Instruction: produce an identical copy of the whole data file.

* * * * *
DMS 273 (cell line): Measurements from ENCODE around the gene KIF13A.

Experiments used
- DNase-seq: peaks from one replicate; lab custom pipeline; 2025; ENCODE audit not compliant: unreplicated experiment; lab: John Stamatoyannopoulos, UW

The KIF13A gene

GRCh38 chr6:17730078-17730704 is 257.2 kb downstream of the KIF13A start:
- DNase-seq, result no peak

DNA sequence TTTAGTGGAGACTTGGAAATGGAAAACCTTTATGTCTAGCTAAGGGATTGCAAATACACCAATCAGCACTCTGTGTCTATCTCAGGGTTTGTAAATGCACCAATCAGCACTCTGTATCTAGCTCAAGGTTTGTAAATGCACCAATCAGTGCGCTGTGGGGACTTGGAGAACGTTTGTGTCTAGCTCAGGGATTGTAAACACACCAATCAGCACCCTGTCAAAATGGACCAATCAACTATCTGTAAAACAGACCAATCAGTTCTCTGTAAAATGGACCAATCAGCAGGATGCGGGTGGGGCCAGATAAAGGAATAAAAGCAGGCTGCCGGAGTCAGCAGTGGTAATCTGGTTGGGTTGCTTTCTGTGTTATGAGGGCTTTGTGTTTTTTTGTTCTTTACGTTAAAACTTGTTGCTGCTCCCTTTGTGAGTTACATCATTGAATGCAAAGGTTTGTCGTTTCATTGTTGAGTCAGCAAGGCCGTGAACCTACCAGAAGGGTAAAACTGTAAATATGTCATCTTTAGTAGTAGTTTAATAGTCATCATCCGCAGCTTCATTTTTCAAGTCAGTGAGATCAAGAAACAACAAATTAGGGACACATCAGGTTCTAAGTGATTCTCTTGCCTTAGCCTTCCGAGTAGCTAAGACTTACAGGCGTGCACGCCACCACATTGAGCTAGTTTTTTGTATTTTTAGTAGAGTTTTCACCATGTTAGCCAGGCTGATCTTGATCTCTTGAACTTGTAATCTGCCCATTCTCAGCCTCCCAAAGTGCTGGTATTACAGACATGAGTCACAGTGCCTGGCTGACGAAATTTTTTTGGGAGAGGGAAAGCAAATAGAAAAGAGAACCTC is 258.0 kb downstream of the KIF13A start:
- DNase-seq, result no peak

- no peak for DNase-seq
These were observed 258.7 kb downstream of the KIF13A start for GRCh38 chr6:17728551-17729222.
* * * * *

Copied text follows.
DMS 273 (cell line): Measurements from ENCODE around the gene KIF13A.

Experiments used
- DNase-seq: peaks from one replicate; lab custom pipeline; 2025; ENCODE audit not compliant: unreplicated experiment; lab: John Stamatoyannopoulos, UW

The KIF13A gene

GRCh38 chr6:17730078-17730704 is 257.2 kb downstream of the KIF13A start:
- DNase-seq, result no peak

DNA sequence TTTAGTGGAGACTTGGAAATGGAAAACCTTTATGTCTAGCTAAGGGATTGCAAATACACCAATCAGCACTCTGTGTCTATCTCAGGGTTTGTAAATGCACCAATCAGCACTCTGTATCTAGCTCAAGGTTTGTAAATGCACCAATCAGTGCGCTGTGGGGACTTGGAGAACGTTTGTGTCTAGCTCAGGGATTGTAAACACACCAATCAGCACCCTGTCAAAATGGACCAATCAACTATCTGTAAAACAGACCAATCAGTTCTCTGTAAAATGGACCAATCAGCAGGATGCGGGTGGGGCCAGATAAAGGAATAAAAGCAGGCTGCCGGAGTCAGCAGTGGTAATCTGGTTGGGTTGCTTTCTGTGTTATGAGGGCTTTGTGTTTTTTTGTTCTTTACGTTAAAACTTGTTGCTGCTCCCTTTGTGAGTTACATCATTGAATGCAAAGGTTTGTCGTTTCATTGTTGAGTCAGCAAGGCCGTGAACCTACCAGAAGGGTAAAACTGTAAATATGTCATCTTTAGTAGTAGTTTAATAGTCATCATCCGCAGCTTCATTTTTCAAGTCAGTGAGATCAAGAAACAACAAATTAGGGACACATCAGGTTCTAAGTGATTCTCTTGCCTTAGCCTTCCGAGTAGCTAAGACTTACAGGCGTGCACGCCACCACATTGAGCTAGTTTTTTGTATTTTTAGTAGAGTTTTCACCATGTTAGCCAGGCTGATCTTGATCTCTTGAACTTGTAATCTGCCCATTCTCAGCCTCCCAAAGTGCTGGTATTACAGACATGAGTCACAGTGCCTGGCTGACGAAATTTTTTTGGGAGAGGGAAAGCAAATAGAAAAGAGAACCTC is 258.0 kb downstream of the KIF13A start:
- DNase-seq, result no peak

- no peak for DNase-seq
These were observed 258.7 kb downstream of the KIF13A start for GRCh38 chr6:17728551-17729222.